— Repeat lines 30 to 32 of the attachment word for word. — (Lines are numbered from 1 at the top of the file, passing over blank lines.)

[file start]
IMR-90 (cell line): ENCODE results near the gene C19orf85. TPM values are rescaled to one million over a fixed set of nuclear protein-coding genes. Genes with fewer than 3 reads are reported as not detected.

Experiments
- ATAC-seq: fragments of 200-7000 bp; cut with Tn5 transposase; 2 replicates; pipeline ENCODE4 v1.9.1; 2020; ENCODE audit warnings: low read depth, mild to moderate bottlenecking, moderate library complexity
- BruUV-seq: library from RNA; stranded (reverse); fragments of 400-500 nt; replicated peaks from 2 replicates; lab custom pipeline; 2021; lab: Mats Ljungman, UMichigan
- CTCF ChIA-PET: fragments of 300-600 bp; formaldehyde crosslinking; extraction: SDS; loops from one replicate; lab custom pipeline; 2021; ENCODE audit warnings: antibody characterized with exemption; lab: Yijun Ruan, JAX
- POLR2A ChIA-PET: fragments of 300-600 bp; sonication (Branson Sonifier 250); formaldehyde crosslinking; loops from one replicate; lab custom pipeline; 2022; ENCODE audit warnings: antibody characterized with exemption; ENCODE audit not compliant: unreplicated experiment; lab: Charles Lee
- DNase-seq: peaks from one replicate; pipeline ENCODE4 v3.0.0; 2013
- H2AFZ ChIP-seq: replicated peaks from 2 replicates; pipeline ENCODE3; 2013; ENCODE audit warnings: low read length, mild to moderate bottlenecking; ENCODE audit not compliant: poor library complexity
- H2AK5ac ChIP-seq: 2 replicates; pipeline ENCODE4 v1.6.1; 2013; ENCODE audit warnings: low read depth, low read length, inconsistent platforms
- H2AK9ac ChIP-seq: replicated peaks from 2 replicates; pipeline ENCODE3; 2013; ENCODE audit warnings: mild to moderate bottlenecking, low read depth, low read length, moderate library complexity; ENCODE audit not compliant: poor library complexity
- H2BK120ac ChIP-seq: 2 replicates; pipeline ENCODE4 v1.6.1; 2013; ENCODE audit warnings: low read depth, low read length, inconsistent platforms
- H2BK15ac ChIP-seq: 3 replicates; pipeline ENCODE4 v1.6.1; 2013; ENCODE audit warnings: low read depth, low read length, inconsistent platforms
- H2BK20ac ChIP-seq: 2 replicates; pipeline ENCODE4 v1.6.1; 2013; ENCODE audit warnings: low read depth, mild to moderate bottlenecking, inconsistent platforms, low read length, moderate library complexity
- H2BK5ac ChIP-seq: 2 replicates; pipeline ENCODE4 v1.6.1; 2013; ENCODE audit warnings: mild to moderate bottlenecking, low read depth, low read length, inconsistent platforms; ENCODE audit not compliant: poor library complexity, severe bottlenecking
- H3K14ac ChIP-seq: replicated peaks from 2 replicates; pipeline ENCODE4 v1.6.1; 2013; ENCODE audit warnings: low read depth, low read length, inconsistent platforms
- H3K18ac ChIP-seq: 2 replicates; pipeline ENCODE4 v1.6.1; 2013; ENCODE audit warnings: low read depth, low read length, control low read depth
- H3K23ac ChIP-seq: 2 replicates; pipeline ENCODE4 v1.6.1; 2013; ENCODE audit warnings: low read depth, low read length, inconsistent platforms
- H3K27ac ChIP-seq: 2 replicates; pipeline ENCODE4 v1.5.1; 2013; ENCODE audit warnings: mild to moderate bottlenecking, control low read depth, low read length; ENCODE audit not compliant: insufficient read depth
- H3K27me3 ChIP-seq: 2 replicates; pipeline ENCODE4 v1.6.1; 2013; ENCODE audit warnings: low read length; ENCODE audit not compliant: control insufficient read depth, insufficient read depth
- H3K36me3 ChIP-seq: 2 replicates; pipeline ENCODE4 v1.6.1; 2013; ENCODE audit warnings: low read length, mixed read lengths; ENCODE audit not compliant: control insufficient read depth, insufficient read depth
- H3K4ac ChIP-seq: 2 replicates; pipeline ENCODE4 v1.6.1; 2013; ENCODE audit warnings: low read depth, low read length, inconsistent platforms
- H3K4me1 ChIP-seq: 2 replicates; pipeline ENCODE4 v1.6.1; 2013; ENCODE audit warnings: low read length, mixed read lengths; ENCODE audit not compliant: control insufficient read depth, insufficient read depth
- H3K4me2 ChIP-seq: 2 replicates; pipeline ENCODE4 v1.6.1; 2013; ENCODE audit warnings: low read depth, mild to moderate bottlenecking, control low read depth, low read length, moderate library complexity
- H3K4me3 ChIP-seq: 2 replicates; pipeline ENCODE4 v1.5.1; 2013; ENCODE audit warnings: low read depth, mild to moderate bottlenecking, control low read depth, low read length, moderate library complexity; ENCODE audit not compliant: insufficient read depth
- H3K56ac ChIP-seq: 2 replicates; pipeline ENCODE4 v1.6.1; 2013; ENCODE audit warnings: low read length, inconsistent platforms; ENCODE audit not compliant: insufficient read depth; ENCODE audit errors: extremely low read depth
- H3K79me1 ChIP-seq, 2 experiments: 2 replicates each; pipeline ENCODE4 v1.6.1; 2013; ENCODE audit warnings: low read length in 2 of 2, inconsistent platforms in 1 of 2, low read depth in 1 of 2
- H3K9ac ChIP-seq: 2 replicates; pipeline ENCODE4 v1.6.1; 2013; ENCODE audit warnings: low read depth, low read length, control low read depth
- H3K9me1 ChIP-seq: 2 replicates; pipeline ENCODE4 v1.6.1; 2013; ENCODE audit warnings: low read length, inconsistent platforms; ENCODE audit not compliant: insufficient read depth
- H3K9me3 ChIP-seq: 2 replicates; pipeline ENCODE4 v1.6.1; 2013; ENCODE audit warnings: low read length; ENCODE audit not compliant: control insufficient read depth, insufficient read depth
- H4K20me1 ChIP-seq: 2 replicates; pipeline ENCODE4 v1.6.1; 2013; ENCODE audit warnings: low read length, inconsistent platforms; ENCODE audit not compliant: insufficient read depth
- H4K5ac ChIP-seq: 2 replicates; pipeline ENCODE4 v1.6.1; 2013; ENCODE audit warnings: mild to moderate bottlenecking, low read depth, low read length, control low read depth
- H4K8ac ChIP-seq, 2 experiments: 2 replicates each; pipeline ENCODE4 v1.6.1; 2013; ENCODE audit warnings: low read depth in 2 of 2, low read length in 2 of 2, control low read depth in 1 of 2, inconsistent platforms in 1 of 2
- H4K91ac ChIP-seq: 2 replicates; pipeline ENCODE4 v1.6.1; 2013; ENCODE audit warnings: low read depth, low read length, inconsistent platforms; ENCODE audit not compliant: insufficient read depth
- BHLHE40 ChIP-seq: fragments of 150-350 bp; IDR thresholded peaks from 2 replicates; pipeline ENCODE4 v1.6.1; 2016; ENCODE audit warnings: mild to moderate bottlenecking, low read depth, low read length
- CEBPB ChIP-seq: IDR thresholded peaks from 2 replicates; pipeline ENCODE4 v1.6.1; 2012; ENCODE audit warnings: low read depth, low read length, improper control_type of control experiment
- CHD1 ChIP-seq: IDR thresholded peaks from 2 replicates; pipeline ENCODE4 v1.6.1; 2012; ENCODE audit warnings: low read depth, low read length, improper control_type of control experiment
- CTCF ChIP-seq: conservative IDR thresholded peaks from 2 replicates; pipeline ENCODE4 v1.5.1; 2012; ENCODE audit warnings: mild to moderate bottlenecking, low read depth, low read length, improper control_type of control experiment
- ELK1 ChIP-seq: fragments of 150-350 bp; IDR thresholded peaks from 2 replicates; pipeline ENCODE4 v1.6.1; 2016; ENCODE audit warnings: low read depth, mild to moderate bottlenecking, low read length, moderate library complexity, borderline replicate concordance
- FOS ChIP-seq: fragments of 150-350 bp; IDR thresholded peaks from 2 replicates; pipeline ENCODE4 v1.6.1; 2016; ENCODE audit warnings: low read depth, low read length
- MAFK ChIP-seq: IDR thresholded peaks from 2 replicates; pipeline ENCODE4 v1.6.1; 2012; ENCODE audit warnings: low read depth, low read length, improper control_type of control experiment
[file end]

- H4K20me1 ChIP-seq: 2 replicates; pipeline ENCODE4 v1.6.1; 2013; ENCODE audit warnings: low read length, inconsistent platforms; ENCODE audit not compliant: insufficient read depth
- H4K5ac ChIP-seq: 2 replicates; pipeline ENCODE4 v1.6.1; 2013; ENCODE audit warnings: mild to moderate bottlenecking, low read depth, low read length, control low read depth
- H4K8ac ChIP-seq, 2 experiments: 2 replicates each; pipeline ENCODE4 v1.6.1; 2013; ENCODE audit warnings: low read depth in 2 of 2, low read length in 2 of 2, control low read depth in 1 of 2, inconsistent platforms in 1 of 2